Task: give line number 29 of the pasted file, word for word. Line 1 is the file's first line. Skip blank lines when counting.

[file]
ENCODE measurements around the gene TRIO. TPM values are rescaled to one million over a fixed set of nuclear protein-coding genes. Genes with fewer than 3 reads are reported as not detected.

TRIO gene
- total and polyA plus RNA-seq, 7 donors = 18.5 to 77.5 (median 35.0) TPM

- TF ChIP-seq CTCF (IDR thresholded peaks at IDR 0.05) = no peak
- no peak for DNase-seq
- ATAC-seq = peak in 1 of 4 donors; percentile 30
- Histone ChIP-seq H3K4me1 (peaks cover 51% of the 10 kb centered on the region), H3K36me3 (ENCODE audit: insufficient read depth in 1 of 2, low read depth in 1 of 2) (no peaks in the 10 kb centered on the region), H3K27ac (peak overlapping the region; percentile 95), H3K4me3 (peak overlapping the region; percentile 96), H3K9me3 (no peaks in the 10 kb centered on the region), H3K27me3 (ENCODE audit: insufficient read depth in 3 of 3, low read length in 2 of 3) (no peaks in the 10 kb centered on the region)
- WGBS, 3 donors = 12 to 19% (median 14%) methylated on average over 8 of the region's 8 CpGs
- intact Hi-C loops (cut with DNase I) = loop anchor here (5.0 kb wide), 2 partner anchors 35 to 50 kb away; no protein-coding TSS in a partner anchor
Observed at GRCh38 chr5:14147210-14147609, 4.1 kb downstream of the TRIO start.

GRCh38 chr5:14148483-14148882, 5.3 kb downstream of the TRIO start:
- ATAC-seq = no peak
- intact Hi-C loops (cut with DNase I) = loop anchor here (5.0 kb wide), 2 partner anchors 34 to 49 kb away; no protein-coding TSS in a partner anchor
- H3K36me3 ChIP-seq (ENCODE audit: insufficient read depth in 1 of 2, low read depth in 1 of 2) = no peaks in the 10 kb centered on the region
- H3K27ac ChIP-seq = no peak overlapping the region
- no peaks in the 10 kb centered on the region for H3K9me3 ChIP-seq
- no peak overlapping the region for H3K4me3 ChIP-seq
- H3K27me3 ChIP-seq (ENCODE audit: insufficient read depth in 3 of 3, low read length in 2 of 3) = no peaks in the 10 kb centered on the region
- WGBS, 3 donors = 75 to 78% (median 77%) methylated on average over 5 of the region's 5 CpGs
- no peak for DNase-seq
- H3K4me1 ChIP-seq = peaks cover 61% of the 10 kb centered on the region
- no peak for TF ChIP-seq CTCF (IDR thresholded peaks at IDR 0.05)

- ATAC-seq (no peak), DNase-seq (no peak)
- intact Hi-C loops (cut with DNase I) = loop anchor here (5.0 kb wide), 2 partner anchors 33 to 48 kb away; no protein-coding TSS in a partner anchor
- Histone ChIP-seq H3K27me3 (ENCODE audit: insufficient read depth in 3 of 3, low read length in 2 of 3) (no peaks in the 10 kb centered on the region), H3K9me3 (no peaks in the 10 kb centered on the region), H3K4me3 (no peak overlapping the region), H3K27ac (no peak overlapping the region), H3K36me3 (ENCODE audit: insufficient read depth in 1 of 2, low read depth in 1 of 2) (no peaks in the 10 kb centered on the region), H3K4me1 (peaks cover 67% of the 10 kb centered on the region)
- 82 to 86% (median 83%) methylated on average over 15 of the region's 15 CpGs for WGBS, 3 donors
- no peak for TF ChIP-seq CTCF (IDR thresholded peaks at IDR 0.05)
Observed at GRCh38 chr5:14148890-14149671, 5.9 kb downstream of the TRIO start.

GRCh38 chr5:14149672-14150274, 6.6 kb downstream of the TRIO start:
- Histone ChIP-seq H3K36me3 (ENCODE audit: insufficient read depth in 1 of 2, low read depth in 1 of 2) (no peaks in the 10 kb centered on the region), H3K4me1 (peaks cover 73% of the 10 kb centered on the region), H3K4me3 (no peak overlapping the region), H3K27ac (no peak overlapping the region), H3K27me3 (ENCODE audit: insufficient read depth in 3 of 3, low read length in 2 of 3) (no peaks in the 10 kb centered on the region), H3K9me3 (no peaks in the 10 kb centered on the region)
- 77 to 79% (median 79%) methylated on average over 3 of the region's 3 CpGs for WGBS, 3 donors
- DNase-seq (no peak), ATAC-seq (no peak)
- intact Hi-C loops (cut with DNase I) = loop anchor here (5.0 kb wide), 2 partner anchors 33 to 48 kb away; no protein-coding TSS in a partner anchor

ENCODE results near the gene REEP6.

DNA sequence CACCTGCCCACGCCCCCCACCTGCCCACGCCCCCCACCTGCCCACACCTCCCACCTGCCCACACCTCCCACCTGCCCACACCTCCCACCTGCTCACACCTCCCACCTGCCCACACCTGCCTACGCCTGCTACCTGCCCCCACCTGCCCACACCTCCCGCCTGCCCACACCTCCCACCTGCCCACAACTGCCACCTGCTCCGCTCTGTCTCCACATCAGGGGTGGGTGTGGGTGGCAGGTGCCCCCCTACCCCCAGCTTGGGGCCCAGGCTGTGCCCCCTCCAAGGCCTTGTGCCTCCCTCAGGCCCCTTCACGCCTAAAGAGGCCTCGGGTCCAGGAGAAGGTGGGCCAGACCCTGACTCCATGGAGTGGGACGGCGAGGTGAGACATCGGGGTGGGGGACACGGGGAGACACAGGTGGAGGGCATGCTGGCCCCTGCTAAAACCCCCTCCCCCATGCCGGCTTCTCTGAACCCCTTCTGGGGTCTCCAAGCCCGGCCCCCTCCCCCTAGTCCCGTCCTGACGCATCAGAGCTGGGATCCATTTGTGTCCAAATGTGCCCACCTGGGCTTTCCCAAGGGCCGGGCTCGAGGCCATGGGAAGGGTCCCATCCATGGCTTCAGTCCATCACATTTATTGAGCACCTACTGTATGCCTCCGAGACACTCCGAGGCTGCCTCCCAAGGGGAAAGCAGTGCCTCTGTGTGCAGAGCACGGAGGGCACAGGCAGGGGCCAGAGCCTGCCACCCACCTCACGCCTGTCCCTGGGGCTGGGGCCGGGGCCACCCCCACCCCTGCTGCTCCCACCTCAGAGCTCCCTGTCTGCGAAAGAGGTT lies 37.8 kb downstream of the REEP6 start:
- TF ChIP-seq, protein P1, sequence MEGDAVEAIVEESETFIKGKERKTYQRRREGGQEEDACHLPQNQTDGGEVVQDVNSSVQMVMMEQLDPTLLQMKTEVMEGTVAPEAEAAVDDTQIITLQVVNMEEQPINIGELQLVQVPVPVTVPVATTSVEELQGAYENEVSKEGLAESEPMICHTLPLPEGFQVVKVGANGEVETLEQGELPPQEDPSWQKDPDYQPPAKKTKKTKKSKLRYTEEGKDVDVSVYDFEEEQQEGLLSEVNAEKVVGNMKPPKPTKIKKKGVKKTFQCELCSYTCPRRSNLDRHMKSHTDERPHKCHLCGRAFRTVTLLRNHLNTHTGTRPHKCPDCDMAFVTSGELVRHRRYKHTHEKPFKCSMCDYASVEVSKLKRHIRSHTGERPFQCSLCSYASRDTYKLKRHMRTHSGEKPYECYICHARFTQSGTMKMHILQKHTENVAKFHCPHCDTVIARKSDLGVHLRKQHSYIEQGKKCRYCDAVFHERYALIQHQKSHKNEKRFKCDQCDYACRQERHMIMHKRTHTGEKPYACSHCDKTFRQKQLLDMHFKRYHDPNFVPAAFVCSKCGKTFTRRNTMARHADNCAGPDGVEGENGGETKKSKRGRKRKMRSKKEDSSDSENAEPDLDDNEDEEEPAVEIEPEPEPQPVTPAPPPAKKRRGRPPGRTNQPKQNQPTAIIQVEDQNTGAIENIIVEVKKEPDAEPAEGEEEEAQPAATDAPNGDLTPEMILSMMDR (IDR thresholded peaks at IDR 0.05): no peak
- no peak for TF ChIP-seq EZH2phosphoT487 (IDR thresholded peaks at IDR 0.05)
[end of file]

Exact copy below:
GRCh38 chr5:14149672-14150274, 6.6 kb downstream of the TRIO start: